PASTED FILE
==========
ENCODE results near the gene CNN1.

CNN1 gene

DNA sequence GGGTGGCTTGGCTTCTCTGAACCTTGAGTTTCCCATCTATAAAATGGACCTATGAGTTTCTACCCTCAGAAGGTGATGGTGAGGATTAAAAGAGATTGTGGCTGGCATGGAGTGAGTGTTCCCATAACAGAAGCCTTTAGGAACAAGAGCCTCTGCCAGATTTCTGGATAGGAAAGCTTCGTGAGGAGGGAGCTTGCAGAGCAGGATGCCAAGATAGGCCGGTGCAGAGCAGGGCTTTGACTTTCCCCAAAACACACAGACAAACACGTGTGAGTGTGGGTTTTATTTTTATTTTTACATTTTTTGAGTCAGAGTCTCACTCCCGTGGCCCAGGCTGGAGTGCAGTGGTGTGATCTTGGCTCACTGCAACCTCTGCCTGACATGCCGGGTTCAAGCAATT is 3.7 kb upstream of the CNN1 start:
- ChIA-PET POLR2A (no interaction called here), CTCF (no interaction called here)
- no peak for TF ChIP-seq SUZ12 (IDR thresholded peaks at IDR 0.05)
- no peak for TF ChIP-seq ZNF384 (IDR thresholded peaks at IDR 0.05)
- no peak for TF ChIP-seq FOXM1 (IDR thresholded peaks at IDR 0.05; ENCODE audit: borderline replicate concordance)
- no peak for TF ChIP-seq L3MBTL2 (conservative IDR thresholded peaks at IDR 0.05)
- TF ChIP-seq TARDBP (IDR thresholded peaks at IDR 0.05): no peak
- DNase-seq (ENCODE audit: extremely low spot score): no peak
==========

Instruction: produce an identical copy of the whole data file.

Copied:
ENCODE results near the gene CNN1.

CNN1 gene

DNA sequence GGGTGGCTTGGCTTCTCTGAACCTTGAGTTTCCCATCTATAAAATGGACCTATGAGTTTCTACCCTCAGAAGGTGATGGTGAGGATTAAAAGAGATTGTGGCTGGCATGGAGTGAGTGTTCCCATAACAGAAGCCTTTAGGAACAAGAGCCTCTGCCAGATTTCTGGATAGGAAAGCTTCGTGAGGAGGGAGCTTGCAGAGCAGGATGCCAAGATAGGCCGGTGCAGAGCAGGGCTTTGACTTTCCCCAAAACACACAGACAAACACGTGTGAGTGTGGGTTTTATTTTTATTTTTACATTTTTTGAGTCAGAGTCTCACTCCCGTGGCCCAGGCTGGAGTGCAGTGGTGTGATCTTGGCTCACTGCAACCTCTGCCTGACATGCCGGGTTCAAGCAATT is 3.7 kb upstream of the CNN1 start:
- ChIA-PET POLR2A (no interaction called here), CTCF (no interaction called here)
- no peak for TF ChIP-seq SUZ12 (IDR thresholded peaks at IDR 0.05)
- no peak for TF ChIP-seq ZNF384 (IDR thresholded peaks at IDR 0.05)
- no peak for TF ChIP-seq FOXM1 (IDR thresholded peaks at IDR 0.05; ENCODE audit: borderline replicate concordance)
- no peak for TF ChIP-seq L3MBTL2 (conservative IDR thresholded peaks at IDR 0.05)
- TF ChIP-seq TARDBP (IDR thresholded peaks at IDR 0.05): no peak
- DNase-seq (ENCODE audit: extremely low spot score): no peak